Central Asian militants encounter 'fitna' in Syria
Khyber Pakhtunkhwa moves to secure FATA boundary
Tajiks reward outstanding woman farmers
Khyber Pakhtunkhwa tries to revive business
Students can do more against terrorism
Under the slogan “Terror-free Pakistan,” the government has established a country-wide Volunteer Student Task Force to increase the capacity to help victims of violent extremists.
LAHORE — On November 27, under the slogan “Terror-free Pakistan” an Interior Ministry spokesman in Islamabad said the government established a country-wide Volunteer Student Task Force (VSTF) to increase the capacity to help victims of violent extremists.
Membership in the VSTF includes a three-day orientation and basic training course that is organized and taught in schools and colleges. Interested student can register their names at local police stations. The training course has been designed by academics, and security experts. Students of schools around the country have expressed interest in becoming involved in this endeavour.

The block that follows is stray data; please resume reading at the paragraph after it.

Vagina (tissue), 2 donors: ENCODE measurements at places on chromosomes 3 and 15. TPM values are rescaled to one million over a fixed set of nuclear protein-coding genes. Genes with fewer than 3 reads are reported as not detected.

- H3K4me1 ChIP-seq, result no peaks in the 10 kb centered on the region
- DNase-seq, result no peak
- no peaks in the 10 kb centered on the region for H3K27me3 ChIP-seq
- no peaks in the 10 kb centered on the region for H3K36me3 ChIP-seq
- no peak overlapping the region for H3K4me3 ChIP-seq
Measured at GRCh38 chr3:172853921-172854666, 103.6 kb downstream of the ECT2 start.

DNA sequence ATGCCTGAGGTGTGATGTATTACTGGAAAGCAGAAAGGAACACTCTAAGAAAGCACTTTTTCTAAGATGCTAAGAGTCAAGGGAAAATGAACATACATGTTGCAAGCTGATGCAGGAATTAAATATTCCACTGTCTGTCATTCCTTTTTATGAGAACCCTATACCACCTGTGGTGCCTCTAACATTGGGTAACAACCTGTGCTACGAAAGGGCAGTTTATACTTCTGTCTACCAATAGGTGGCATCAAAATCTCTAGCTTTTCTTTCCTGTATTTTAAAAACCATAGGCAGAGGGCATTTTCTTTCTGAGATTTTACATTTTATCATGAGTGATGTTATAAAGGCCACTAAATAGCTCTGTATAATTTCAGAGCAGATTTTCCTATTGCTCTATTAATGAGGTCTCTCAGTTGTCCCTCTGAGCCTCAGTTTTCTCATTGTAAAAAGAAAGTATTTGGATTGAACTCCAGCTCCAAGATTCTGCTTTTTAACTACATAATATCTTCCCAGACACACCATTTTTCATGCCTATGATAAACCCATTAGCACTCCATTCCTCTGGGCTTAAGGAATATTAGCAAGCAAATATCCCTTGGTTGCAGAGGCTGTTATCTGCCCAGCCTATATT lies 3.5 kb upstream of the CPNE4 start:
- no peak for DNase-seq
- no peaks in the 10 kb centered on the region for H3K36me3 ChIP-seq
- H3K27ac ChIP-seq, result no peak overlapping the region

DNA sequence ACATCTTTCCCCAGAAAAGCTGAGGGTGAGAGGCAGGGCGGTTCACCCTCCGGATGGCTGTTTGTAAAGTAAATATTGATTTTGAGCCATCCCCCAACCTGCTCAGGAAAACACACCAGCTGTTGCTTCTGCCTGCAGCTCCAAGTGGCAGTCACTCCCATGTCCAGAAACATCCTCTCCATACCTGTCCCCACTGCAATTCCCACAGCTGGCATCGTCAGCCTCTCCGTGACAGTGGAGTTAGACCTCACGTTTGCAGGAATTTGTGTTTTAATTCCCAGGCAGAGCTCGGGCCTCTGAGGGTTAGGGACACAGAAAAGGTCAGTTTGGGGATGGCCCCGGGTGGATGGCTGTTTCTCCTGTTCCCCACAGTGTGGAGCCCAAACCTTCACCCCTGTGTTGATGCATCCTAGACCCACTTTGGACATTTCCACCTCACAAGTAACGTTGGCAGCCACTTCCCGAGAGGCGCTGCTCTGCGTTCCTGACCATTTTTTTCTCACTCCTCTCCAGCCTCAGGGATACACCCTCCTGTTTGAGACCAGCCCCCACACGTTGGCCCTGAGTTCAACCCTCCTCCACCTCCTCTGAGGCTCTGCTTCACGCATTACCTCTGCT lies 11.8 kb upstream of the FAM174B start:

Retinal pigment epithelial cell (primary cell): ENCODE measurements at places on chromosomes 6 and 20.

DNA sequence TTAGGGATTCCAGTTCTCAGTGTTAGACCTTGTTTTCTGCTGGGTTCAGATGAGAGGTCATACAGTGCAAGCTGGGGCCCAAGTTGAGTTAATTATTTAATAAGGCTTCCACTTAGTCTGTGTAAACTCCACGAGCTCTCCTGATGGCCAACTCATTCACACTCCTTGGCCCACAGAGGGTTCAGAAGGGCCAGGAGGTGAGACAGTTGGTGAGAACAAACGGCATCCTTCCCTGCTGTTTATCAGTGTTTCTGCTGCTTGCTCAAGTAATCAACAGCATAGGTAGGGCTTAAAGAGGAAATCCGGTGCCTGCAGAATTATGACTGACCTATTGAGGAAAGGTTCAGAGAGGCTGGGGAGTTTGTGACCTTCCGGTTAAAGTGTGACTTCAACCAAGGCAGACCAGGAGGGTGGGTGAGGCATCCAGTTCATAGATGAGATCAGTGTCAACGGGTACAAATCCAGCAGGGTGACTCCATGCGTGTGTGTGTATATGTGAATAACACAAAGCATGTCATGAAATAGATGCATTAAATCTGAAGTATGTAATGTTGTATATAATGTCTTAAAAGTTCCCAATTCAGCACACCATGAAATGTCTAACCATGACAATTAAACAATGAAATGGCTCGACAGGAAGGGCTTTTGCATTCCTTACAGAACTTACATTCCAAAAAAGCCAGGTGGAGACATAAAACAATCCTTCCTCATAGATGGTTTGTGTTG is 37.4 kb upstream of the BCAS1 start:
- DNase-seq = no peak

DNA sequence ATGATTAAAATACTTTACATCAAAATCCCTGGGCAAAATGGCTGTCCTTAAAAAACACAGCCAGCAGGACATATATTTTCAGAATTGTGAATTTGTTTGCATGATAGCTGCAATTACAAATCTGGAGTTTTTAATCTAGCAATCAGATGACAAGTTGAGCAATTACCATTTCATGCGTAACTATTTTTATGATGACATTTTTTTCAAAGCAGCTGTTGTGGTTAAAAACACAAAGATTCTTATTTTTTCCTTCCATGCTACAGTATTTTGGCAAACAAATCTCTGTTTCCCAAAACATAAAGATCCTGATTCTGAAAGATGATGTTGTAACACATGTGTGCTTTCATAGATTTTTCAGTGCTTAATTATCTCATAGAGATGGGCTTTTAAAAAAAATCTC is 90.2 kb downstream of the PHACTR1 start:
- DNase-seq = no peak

“The course will provide information to students about terrorism and counterterrorism strategies,” said Parvez Rathore a senior police officer in Lahore. “It will prepare students to identify potential threats and keep an eye on suspicious behaviour and people.”
“It is high time we sit down and reach an understanding of the root causes of violent extremism so that we can work to control and reduce the menace if not eliminate it,” Rathore added. “We need to inculcate tolerance towards others in all respects, raise awareness among youth about violent extremism, and motivate them to reject both extremism and religious intolerance.”
“Every citizen has a role to play in safeguarding the interests of the population and protecting the country. Students must also fight against the scourge of terrorism with unity and not abandon their studies,” said Khuram, a student of Government College University in Lahore.
“Violent extremists want to keep students away from studies so that the country will not progress. Educated youth must become involved so that they fail to achieve that objective,” he said. “The government is playing its role to counter violent extremism, and civil society and the educational system should join them.”